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Don't trust other people's USB flash drives, they could fry your laptop

Don't trust other people's USB flash drives, they could fry your laptop

A hardware enthusiast created a USB thumb drive that can discharge a high voltage into a computer's USB interface

Have you ever heard stories about malicious USB thumb drives frying laptops and thought they were far fetched? An electronics engineer heard them too, and then set out to create a prototype.

The "USB Killer" device was created by a do-it-yourself hardware enthusiast who described his project, complete with pictures and technical details, on a Russian blogging platform in February. An English-language version was posted on a different site earlier this week.

The malicious USB thumb drive uses an inverting DC-to-DC converter to draw power from the computer's USB port in order to charge a capacitor bank to -110 Volts (negative voltage). The power is then sent back into the USB interface via a transistor and the process is repeated in a loop.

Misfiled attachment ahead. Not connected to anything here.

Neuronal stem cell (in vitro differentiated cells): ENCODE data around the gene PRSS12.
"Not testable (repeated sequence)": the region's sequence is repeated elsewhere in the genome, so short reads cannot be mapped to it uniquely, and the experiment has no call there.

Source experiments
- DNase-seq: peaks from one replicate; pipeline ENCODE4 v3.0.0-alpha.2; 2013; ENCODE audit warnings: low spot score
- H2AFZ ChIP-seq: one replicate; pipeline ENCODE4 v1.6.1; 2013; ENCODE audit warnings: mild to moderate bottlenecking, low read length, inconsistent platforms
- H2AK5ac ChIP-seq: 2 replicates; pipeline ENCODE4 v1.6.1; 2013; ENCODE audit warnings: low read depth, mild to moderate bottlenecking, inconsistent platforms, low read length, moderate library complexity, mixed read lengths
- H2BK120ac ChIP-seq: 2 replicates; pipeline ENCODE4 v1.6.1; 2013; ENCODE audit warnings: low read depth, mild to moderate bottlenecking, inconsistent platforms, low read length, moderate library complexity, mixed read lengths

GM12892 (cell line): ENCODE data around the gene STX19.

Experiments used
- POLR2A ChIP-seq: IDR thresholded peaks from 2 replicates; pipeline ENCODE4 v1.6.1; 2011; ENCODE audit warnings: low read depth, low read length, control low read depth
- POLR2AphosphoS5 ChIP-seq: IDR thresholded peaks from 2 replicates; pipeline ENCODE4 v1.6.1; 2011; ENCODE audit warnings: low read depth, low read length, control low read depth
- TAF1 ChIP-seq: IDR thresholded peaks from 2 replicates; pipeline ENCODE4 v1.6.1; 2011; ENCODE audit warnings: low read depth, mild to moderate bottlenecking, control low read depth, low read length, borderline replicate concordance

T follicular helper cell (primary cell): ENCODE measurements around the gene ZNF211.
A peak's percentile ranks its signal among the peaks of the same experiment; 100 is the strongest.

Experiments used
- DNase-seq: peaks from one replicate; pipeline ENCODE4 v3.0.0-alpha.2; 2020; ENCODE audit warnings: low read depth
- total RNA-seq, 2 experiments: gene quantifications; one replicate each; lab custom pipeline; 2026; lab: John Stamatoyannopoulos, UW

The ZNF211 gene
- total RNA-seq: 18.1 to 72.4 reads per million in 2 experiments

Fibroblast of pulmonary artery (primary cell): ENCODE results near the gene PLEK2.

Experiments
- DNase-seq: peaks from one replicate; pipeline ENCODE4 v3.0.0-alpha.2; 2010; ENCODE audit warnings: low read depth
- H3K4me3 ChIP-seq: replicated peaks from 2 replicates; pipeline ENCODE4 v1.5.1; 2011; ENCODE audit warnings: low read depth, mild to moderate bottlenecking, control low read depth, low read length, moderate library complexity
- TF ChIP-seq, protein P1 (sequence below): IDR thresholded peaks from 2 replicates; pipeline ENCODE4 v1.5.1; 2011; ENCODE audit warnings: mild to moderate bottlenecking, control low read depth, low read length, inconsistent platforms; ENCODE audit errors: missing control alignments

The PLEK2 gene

"The combination of high voltage and high current is enough to defeat the small TVS diodes on the bus lines and successfully fry some sensitive components -- and often the CPU," hardware hacking site Hackaday reports. "USB is typically integrated with the CPU in most modern laptops, which makes this attack very effective."

The creator of USB Killer, who uses the online alias Dark Purple, claims to work for a company that manufactures electronics and said that he ordered the custom printed circuit board and other components he needed for the project from China.

He allegedly got the idea to create the destructive device after hearing a story about a guy who stole a USB flash drive from someone's backpack on the subway and it fried his laptop when he plugged it in.

Security researchers have long warned about the security risks of inserting other people's USB drives into your PC, and even those from people you do trust. However if the threat of malware infections doesn't scare you enough to stop doing this, the possibility of electrical damage might.


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Tags securityphysical securityHackaday

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